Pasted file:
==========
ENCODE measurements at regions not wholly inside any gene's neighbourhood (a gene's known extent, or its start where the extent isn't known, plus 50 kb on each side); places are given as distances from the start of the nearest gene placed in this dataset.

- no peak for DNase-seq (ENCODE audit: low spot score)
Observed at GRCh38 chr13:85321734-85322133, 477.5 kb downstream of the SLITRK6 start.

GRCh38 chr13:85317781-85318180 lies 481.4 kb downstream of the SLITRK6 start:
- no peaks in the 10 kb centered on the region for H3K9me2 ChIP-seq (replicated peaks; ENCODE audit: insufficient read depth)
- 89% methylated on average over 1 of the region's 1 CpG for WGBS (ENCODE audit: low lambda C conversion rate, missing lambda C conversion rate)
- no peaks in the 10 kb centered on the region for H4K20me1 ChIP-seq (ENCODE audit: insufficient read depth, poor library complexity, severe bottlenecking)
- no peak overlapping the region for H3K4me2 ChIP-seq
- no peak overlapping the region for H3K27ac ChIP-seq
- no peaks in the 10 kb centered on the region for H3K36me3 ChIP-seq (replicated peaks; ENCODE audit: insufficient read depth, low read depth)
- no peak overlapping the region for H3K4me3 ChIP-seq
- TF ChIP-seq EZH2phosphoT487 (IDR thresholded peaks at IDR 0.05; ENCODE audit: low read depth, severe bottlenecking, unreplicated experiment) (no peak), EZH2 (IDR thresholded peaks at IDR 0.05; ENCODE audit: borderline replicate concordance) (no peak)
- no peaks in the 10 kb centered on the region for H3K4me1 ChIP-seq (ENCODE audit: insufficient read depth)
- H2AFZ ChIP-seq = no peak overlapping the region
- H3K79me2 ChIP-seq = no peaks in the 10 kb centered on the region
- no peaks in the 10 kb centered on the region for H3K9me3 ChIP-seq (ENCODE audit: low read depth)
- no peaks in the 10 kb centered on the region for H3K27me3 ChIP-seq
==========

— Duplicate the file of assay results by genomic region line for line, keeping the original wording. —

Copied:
ENCODE measurements at regions not wholly inside any gene's neighbourhood (a gene's known extent, or its start where the extent isn't known, plus 50 kb on each side); places are given as distances from the start of the nearest gene placed in this dataset.

- no peak for DNase-seq (ENCODE audit: low spot score)
Observed at GRCh38 chr13:85321734-85322133, 477.5 kb downstream of the SLITRK6 start.

GRCh38 chr13:85317781-85318180 lies 481.4 kb downstream of the SLITRK6 start:
- no peaks in the 10 kb centered on the region for H3K9me2 ChIP-seq (replicated peaks; ENCODE audit: insufficient read depth)
- 89% methylated on average over 1 of the region's 1 CpG for WGBS (ENCODE audit: low lambda C conversion rate, missing lambda C conversion rate)
- no peaks in the 10 kb centered on the region for H4K20me1 ChIP-seq (ENCODE audit: insufficient read depth, poor library complexity, severe bottlenecking)
- no peak overlapping the region for H3K4me2 ChIP-seq
- no peak overlapping the region for H3K27ac ChIP-seq
- no peaks in the 10 kb centered on the region for H3K36me3 ChIP-seq (replicated peaks; ENCODE audit: insufficient read depth, low read depth)
- no peak overlapping the region for H3K4me3 ChIP-seq
- TF ChIP-seq EZH2phosphoT487 (IDR thresholded peaks at IDR 0.05; ENCODE audit: low read depth, severe bottlenecking, unreplicated experiment) (no peak), EZH2 (IDR thresholded peaks at IDR 0.05; ENCODE audit: borderline replicate concordance) (no peak)
- no peaks in the 10 kb centered on the region for H3K4me1 ChIP-seq (ENCODE audit: insufficient read depth)
- H2AFZ ChIP-seq = no peak overlapping the region
- H3K79me2 ChIP-seq = no peaks in the 10 kb centered on the region
- no peaks in the 10 kb centered on the region for H3K9me3 ChIP-seq (ENCODE audit: low read depth)
- no peaks in the 10 kb centered on the region for H3K27me3 ChIP-seq